cooperate; Conrad believed that her supervisor was acting on behalf of the FBI; and
    Conrad alleged in her complaint that her supervisor was in fact acting on behalf of
    the FBI. (The court assumed this allegation to be true for purposes of ruling on the
    defendants’ motion to dismiss.) The lack of valid consent to the warrantless search
    meant that there was a Fourth Amendment violation and that if Trulock and Conrad
    had been defendants in a criminal case, evidence secured by the FBI agents in the
    unconstitutional search could not have been used at trial. However, Trulock and
    Conrad were plaintiffs in a civil case in which they sought awards of damages. The
    FBI agents and other FBI personnel who were sued could therefore raise the defense
    of qualified immunity--a potential shield against liability even though the search was
    unconstitutional. Qualified immunity protects government officials against civil
    liability for unconstitutional actions so long as the officials “[did] not violate clearly
    established . . . constitutional rights of which a reasonable person would have
    known.” Harlow v. Fitzgerald, 457 U.S. 800, 818 (1982) (emphasis supplied). The
    Fourth Circuit held that the FBI agents who took part in the search were entitled to
    qualified immunity because the plaintiffs did not allege that those officers knew
    Conrad’s DOE supervisor had made the statements referred to above or that they had
    authorized any such statements by the supervisor. The agents, therefore, would not
    have had reason to believe that Conrad’s consent was involuntary. Management-
    level FBI personnel who had been named as defendants (including the FBI Director)
    were held entitled to qualified immunity for essentially the same reasons.
    Accordingly, the Fourth Circuit affirmed the district court’s decision.
             If Conrad’s consent had been valid, it would have been binding on Trulock
    with regard to the search of the townhouse itself and the examination of computer
    files to which both Conrad and Trulock had access, but not with regard to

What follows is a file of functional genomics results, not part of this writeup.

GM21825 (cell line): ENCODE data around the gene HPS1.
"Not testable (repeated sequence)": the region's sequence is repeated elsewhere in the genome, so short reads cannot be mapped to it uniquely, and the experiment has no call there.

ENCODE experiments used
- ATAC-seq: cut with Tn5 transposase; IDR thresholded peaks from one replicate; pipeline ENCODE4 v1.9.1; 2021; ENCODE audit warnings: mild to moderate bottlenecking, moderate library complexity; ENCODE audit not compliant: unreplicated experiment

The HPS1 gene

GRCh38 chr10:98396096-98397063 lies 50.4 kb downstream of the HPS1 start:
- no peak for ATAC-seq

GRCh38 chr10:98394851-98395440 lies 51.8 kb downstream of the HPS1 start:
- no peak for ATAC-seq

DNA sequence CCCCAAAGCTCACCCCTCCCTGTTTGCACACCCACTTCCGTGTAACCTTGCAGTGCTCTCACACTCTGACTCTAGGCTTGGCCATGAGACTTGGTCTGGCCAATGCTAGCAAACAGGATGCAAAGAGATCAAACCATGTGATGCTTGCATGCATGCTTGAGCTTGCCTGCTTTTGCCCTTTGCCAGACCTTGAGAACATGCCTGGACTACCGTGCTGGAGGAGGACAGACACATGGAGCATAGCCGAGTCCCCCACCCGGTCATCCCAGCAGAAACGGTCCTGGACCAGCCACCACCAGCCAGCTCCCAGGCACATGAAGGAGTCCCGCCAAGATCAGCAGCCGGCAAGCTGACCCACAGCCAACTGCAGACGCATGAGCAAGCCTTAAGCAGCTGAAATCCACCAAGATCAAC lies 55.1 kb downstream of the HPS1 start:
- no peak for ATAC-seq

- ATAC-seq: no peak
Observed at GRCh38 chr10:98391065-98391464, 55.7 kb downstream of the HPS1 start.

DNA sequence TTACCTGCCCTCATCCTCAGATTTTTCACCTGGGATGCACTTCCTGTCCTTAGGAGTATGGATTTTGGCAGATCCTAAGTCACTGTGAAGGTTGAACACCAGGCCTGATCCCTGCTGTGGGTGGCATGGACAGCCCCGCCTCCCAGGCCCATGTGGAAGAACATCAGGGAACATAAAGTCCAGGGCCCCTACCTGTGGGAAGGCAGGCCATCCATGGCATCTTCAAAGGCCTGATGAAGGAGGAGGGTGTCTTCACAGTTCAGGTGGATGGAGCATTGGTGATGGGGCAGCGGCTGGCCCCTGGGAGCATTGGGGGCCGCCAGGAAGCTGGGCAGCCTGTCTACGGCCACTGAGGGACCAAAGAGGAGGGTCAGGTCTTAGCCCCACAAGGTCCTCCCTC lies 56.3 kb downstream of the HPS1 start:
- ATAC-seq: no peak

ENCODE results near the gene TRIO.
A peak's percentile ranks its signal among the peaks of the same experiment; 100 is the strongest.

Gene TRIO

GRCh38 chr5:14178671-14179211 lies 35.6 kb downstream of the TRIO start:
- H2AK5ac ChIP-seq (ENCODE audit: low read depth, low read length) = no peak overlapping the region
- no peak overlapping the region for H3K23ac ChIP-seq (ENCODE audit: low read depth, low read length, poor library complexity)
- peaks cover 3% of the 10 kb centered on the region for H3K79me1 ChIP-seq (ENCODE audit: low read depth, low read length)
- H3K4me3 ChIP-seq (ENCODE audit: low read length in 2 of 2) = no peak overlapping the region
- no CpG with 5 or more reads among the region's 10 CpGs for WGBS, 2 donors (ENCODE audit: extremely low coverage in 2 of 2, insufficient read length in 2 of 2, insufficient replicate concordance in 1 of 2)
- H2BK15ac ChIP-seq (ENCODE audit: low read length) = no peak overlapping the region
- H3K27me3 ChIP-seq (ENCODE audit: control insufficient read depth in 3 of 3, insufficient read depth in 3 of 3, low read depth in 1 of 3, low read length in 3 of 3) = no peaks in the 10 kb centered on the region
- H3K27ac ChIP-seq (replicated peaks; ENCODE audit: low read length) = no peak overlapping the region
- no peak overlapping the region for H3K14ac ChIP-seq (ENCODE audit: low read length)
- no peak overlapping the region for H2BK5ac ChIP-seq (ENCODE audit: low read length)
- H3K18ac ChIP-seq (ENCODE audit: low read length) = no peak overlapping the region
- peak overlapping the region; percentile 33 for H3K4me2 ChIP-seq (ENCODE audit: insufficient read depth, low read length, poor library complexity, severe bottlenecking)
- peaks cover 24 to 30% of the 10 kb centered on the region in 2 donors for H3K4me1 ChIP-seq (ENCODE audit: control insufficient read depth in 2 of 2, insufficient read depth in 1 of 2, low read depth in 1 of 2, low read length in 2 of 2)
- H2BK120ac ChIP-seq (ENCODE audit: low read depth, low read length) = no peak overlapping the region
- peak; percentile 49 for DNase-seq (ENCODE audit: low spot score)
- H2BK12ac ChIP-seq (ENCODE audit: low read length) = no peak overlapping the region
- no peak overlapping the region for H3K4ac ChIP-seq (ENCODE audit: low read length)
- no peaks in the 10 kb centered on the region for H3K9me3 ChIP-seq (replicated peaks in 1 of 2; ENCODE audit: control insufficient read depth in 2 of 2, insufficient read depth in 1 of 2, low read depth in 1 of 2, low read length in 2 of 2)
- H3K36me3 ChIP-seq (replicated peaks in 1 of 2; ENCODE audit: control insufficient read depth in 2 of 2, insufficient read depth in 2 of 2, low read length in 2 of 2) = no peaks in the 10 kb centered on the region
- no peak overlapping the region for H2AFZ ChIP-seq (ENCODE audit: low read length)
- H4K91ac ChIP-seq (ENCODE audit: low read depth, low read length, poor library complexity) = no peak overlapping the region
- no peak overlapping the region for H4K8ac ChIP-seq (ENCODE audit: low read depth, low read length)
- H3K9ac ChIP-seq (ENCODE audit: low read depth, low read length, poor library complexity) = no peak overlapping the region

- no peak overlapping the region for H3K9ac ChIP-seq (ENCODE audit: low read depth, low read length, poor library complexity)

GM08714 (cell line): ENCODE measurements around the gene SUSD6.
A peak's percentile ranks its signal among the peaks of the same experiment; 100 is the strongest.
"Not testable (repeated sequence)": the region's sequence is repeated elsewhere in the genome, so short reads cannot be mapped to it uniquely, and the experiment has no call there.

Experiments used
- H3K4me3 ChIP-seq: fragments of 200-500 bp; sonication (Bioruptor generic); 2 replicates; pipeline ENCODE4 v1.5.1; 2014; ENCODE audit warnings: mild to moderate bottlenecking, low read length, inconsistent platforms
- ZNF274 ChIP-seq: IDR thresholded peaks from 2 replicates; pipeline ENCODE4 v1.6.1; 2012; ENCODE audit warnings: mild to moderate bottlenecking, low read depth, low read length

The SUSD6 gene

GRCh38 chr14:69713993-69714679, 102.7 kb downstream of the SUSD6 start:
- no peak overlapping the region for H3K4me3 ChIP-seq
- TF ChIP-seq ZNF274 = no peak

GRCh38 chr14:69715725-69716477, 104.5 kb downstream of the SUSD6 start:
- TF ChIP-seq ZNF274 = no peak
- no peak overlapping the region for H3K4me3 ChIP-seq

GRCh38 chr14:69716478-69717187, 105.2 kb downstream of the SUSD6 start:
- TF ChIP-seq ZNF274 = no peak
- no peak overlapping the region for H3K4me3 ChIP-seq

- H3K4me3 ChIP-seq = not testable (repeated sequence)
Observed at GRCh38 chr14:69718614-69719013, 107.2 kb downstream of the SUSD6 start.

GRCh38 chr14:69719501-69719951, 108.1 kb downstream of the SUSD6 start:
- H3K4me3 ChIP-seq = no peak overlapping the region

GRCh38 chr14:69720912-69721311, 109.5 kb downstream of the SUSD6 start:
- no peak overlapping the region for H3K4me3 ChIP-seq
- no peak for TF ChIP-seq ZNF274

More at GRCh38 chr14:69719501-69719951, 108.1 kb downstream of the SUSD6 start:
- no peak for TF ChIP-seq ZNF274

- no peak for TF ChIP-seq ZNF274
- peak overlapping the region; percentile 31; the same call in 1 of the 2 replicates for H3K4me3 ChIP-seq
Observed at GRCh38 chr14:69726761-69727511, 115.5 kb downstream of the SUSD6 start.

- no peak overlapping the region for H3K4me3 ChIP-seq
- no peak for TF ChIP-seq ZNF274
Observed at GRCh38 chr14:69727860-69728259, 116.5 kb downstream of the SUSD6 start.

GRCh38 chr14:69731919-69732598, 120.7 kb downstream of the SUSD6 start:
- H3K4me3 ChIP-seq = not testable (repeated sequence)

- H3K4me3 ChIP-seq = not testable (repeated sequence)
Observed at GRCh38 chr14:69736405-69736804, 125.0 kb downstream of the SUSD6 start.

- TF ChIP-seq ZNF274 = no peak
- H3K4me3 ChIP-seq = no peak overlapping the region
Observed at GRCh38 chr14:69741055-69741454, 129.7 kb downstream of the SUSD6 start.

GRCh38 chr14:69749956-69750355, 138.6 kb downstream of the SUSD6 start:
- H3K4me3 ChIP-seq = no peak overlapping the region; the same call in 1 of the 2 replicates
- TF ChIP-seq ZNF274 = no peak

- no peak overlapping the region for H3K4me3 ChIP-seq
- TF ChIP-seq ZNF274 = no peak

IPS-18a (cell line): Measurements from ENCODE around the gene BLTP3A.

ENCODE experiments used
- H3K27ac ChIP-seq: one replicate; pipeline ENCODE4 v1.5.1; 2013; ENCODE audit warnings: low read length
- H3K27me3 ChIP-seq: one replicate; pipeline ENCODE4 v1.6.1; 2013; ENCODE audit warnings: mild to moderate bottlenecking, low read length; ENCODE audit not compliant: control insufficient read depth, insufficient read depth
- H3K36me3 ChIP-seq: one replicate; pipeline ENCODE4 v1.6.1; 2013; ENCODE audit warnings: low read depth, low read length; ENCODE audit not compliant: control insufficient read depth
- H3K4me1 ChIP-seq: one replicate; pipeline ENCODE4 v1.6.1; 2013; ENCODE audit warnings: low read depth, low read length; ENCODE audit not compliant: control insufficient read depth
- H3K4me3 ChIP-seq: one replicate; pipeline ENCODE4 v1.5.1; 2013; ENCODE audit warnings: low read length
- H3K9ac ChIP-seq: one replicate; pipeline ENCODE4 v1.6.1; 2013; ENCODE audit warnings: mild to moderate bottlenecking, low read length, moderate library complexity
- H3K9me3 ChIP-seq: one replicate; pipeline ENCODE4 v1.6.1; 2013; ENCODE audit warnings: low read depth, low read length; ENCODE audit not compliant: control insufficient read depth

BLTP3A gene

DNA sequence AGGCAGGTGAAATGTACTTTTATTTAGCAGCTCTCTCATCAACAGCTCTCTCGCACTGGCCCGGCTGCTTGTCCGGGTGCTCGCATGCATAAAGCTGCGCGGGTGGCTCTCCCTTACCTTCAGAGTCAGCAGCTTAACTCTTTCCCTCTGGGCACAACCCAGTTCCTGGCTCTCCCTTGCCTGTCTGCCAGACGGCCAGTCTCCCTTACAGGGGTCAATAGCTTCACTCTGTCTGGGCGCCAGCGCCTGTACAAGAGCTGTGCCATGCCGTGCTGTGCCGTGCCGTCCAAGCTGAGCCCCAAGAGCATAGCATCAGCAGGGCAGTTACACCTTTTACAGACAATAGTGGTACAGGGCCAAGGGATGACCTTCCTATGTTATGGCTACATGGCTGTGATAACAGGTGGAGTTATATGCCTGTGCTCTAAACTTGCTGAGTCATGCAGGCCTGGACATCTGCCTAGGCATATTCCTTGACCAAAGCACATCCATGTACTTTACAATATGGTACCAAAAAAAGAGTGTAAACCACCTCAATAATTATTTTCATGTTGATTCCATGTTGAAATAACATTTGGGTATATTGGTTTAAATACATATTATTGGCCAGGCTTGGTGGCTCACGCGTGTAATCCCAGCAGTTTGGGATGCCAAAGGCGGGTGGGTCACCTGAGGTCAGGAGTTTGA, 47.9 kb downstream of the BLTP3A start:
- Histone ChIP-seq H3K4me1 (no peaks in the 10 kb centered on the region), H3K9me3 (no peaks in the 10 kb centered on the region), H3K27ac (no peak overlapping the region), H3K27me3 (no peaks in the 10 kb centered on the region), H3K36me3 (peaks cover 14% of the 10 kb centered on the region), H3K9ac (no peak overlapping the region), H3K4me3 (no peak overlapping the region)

examination of Trulock’s password-protected computer files. Each co-occupant of
    real property (here, the townhouse) presumably has full access to the property--at
    least with regard to common areas. Therefore, either co-occupant’s consent to search
    the property is generally seen as sufficient. By similar reasoning, consent of either
    Conrad or Trulock would be sufficient with regard to examination of computer files
    to which each had access. Any consent by Conrad to search the townhouse and/or
    the computer did not entitle the FBI agents to examine Trulock’s password-protected
    files, however. With Conrad not having access to those files and Conrad not even
    knowing Trulock’s password, Trulock had a reasonable expectation of privacy
    concerning those files. The agents’ examination of the password-protected files thus
    violated the Fourth Amendment. As noted earlier, any evidence uncovered in that
    examination could not have been used against Trulock if he had been a defendant in a
    criminal case. However, his was a civil case in which he sought money damages.
    The court once again concluded that the agents were protected against liability for
    damages by qualified immunity. The court reasoned that because the password-
    protected files aspect of the case was not something that had been addressed
    specifically in earlier cases, the defendants should not be seen as having violated
    “clearly established . . . constitutional rights of which a reasonable person would
    have known.” Harlow v. Fitzgerald, 457 U.S. 800, 818 (1982) (emphasis supplied).
    One member of the Court of Appeals wrote a spirited dissent, arguing that the
    unconstitutional character of the examination of the password-protected files should
    have been abundantly clear on the basis of analogous precedents, and that in any
    event, a Department of Justice education manual for government agents had
    accurately predicted that agents’ examination of password-protected files without a
    warrant and without consent would be likely to violate the Fourth Amendment.

11. Yes. The general rule adopted by the federal courts is that a corporation may be held
    criminally liable for violations committed by its employees if they were acting (1)
    within the scope of their employment or within their apparent authority and (2) for
    the benefit of the corporation. This is so even if the employees' acts violated
    corporate policy or express instructions. Thus, because its agents were acting within
    the scope of their employment, AML may be held criminally liable for the unlawful
    practices at RPC. United States v. Automated Medical Laboratories, Inc., 770 F.2d
    399 (4th Cir. 1985).
12. No. The U.S. Supreme Court held that the Sixth Amendment right to counsel is
    “offense-specific.” Cobb’s attorney had been appointed to defend Cobb against the
    burglary charge, not the murder charges. The Sixth Amendment right to counsel
    therefore did not bar the police from interrogating Cobb regarding the murders
without first obtaining permission from Cobb’s attorney. Texas v. Cobb, 532 U.S.
162 (2001).